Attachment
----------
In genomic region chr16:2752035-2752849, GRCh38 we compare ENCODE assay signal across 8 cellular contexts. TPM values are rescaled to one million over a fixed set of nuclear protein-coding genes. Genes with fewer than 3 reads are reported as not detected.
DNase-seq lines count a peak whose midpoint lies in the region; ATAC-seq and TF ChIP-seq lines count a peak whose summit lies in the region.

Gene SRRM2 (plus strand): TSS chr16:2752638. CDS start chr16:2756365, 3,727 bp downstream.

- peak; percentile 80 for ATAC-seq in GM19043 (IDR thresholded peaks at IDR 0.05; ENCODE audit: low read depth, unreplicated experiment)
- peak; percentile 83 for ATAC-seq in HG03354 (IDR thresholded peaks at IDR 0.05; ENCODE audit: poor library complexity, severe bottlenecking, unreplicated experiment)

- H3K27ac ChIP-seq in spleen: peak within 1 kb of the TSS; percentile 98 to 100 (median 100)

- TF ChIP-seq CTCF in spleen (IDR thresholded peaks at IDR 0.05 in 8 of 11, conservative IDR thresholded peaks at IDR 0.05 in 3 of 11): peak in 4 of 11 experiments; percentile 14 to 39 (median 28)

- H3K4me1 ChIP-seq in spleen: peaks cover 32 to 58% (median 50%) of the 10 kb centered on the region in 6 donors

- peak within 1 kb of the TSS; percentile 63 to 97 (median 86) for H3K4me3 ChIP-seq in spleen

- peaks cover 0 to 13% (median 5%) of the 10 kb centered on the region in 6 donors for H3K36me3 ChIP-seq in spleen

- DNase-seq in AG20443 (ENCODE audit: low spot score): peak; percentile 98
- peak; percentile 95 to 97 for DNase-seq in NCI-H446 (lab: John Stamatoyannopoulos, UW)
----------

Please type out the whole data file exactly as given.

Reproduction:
In genomic region chr16:2752035-2752849, GRCh38 we compare ENCODE assay signal across 8 cellular contexts. TPM values are rescaled to one million over a fixed set of nuclear protein-coding genes. Genes with fewer than 3 reads are reported as not detected.
DNase-seq lines count a peak whose midpoint lies in the region; ATAC-seq and TF ChIP-seq lines count a peak whose summit lies in the region.

Gene SRRM2 (plus strand): TSS chr16:2752638. CDS start chr16:2756365, 3,727 bp downstream.

- peak; percentile 80 for ATAC-seq in GM19043 (IDR thresholded peaks at IDR 0.05; ENCODE audit: low read depth, unreplicated experiment)
- peak; percentile 83 for ATAC-seq in HG03354 (IDR thresholded peaks at IDR 0.05; ENCODE audit: poor library complexity, severe bottlenecking, unreplicated experiment)

- H3K27ac ChIP-seq in spleen: peak within 1 kb of the TSS; percentile 98 to 100 (median 100)

- TF ChIP-seq CTCF in spleen (IDR thresholded peaks at IDR 0.05 in 8 of 11, conservative IDR thresholded peaks at IDR 0.05 in 3 of 11): peak in 4 of 11 experiments; percentile 14 to 39 (median 28)

- H3K4me1 ChIP-seq in spleen: peaks cover 32 to 58% (median 50%) of the 10 kb centered on the region in 6 donors

- peak within 1 kb of the TSS; percentile 63 to 97 (median 86) for H3K4me3 ChIP-seq in spleen

- peaks cover 0 to 13% (median 5%) of the 10 kb centered on the region in 6 donors for H3K36me3 ChIP-seq in spleen

- DNase-seq in AG20443 (ENCODE audit: low spot score): peak; percentile 98
- peak; percentile 95 to 97 for DNase-seq in NCI-H446 (lab: John Stamatoyannopoulos, UW)